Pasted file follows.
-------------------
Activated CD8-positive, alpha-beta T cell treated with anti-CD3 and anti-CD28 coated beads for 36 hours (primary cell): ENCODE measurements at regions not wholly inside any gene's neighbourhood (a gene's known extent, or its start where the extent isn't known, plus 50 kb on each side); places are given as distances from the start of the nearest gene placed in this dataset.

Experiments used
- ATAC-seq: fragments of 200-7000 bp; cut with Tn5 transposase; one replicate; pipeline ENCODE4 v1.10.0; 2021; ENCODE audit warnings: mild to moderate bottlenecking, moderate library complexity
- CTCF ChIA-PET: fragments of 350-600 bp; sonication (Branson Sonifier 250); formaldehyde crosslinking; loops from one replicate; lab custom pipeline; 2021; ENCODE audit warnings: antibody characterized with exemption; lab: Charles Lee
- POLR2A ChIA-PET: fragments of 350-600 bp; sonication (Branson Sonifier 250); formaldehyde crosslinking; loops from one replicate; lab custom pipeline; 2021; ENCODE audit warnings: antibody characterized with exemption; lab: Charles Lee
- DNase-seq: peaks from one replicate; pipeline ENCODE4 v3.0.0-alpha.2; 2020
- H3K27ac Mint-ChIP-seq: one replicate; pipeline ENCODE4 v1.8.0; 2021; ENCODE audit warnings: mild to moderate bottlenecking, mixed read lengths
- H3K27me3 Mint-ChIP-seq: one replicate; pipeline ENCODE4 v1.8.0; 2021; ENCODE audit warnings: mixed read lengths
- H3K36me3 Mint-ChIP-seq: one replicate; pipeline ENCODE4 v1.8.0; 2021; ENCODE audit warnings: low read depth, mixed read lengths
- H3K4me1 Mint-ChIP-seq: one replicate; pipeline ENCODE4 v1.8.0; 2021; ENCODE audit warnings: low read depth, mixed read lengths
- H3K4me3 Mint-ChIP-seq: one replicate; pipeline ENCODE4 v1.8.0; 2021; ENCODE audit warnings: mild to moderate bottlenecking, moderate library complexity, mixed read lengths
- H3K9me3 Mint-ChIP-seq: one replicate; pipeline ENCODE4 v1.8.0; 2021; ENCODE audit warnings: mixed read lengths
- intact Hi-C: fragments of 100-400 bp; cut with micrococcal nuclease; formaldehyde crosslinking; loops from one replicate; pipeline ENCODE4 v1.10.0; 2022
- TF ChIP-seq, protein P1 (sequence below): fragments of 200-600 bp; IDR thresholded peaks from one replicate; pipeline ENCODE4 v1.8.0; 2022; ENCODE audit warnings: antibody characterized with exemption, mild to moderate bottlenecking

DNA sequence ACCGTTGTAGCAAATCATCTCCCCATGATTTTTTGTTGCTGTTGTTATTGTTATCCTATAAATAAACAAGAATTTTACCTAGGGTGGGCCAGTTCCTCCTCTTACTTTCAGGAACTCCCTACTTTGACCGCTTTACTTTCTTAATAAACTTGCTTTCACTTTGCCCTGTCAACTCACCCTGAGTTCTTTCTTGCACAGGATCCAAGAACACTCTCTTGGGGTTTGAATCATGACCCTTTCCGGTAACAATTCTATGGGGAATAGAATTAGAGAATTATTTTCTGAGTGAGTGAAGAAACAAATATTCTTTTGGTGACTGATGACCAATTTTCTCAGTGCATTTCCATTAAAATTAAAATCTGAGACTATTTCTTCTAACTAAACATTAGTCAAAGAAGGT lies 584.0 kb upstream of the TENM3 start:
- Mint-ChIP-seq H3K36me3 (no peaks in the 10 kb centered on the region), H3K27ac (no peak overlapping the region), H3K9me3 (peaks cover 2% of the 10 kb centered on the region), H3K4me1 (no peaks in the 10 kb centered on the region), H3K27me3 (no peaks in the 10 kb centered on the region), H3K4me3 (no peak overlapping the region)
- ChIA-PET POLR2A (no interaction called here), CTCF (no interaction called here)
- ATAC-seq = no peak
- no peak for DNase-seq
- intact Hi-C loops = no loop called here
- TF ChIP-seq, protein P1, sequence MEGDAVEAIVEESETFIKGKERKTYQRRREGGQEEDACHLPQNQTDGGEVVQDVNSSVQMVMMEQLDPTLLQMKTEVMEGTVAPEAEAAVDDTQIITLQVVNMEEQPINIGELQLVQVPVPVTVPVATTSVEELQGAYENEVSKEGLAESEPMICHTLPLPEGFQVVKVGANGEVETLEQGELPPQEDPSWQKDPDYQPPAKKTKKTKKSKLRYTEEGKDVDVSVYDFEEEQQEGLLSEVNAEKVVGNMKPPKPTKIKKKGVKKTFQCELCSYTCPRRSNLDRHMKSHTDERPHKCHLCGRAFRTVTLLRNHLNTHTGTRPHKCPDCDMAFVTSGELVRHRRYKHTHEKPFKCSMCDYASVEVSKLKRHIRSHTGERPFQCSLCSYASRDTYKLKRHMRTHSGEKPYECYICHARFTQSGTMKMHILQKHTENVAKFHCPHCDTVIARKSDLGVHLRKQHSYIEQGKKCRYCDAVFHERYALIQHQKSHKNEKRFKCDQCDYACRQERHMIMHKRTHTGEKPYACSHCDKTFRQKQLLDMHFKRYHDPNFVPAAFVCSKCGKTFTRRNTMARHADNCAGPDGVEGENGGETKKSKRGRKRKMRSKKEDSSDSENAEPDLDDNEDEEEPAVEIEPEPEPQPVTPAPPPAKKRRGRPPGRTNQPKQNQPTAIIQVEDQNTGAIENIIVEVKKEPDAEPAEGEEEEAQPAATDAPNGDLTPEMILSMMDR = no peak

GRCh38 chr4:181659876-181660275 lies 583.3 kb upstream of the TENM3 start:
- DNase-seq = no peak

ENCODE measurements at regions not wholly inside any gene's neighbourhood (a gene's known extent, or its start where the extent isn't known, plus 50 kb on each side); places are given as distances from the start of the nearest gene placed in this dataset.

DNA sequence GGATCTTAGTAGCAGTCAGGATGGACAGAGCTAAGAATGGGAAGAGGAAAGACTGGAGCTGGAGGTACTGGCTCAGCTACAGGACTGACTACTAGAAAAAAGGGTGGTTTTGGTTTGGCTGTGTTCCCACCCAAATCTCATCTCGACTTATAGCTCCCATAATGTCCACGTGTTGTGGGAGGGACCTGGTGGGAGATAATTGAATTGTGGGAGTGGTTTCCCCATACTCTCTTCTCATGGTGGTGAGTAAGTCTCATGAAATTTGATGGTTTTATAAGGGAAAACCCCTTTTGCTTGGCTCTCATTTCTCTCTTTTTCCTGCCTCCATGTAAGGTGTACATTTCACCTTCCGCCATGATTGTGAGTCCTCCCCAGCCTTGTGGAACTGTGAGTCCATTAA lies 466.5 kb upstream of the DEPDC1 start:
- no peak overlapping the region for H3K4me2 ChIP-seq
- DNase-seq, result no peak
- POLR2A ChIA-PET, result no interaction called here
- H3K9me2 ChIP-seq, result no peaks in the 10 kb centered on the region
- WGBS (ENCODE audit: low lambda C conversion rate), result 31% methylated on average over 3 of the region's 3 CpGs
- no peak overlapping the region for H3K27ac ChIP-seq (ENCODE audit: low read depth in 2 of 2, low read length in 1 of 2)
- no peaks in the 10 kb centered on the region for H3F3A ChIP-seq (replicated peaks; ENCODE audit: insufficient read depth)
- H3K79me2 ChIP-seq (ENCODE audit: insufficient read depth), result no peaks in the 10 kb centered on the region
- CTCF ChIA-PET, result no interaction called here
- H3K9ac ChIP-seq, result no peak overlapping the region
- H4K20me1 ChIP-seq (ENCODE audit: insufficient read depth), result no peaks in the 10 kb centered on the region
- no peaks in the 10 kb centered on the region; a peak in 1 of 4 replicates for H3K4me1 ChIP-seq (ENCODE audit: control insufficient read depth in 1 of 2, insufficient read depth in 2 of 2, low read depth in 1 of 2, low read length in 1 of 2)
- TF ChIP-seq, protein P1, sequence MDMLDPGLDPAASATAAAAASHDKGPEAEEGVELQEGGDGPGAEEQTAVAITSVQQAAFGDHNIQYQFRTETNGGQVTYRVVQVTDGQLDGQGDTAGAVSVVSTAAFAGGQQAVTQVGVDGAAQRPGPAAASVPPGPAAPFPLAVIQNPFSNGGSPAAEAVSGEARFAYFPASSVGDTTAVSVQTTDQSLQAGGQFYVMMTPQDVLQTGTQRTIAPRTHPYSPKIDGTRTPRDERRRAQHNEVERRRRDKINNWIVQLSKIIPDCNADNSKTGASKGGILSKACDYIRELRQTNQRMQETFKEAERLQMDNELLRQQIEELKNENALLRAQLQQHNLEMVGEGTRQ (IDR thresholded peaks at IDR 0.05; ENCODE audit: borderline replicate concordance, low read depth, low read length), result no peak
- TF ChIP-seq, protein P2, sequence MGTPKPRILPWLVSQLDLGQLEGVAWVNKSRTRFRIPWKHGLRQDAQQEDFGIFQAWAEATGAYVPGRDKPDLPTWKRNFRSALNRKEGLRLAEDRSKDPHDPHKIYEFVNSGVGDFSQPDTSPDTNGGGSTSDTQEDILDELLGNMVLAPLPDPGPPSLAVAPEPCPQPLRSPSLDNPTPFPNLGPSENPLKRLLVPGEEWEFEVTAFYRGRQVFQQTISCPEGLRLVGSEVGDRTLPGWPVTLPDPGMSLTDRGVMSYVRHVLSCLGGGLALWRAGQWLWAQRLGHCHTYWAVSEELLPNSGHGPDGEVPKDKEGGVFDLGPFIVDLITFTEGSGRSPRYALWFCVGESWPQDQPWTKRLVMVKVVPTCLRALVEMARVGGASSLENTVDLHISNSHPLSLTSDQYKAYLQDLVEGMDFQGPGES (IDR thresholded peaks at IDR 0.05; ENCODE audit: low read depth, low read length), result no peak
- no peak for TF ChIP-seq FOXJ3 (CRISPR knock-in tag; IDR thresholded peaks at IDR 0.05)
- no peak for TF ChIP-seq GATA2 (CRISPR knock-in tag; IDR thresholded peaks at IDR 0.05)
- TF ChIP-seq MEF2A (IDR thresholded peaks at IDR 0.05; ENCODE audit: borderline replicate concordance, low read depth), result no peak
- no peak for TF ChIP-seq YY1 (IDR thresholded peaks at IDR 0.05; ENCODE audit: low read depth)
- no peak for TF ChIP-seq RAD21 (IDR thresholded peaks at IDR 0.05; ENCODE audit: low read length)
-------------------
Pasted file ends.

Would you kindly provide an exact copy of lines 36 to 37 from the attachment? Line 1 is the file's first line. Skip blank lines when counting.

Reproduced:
- H4K20me1 ChIP-seq (ENCODE audit: insufficient read depth), result no peaks in the 10 kb centered on the region
- no peaks in the 10 kb centered on the region; a peak in 1 of 4 replicates for H3K4me1 ChIP-seq (ENCODE audit: control insufficient read depth in 1 of 2, insufficient read depth in 2 of 2, low read depth in 1 of 2, low read length in 1 of 2)